Elements of Design: Architectural Character
A room’s style is generally dictated by its size, proportion and detailing — or lack of these. Clearly, it would be incongruous to furnish a small, low-ceilinged and dark room with massive soaring furniture, or a large high room with delicate spindly pieces. And, although panelled rooms, or rooms with elaborate mouldings, can be furnished with entirely contemporary furnishings to interesting and idiosyncratic effect, the treatment needs a sure eye and a good deal of confidence. For most of us it is usually more effective, and certainly a great deal safer, to be sensitive to the general ‘feel’ of a space, and to design and furnish accordingly.
This does not mean that a poorly proportioned space cannot be altered in any way that seems feasible. Ceilings in cavernous spaces can be lowered at moderate expense, and this might also allow a more flexible lighting plan with a system of downlights, wallwashers and pinpoint spots. (Such light strategies can, of course, also change the look of a space at night quite significantly.) Any existing mouldings should be restored or replaced. If there are none why not think of putting some in? This may be expensive, but the overall effect should be well worth the cost.
Ceilings that seem too low can often be made to seem less oppressive by visual means. For example, you can paint them a much lighter colour than the walls, or you could have them in a slightly darker shade but put in a 30cm/12in stripe around the ceiling’s perimeter so that the central space seemed to be raised. Vertically striped wallpaper or fabric will make rooms seem taller, as willjudiciously placed in corners so as to splash light onto the ceiling.
Sometimes the simple expedient of blocking up a door and putting in a new one in a different part of the room can make a huge difference to the seeming proportions of a room; additionally, the resiting of a door can make a room a great deal more comfortable and elegant. Also, if there is more than one door in a room and they are of different heights, they can be equalized to make the space seem more harmonious. A room can be made to look considerably more gracious and effectively longer if you replace the built-in shelves and cabinets at one end with a handsome free-standing piece of furniture — for example, a bureau-bookcase with, say, mirrors or paintings on either side and perhaps an accompanying pair of chairs. Alternatively, a small characterless room can be made infinitely more appealing if you line it with bookshelves, maybe leaving alcoves for sofas.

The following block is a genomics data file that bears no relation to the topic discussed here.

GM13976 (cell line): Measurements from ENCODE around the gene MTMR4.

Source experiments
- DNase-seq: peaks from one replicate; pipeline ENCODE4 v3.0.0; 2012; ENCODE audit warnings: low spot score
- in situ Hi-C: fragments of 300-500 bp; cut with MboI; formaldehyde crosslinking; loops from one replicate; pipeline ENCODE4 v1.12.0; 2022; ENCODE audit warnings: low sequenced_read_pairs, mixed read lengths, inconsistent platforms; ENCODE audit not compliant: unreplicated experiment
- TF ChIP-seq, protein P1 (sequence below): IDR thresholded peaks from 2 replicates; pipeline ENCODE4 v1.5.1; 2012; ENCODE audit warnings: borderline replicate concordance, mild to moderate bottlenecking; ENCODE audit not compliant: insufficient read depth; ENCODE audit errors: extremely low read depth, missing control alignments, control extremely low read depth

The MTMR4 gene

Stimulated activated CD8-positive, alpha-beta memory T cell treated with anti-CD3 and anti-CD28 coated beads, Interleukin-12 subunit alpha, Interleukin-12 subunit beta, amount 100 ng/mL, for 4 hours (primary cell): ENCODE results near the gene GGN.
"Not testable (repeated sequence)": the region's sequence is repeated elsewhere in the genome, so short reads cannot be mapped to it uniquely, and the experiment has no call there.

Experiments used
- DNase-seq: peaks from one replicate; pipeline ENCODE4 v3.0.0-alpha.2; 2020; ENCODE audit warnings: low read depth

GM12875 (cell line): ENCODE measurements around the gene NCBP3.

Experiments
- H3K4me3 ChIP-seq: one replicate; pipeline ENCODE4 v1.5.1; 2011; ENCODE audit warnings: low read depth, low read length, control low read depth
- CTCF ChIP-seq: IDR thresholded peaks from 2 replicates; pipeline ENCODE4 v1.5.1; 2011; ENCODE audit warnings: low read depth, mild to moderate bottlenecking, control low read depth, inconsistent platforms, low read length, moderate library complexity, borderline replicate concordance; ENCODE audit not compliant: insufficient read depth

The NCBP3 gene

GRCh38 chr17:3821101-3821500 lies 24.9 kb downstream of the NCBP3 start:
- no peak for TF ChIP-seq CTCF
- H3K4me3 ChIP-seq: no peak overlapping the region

Mirrored alcoves either side of a chimney breast can add inches to the apparent length and height of a room, quite apart from improving its light. You can get a similar effect by mirroring between a pair of windows.
Lengthening windows — or installing French doors in their stead if a room leads onto a terrace, deck, balcony or garden — invariably has a miraculous effect on the appearance of a room, provided, of course, that such windows do not look incongruous from the outside or spoil a carefully designed facade. In the same way, an additional window or two — assuming once again that they suit the exterior and you have the relevant permission — will vastly improve the sense of light and air in the room.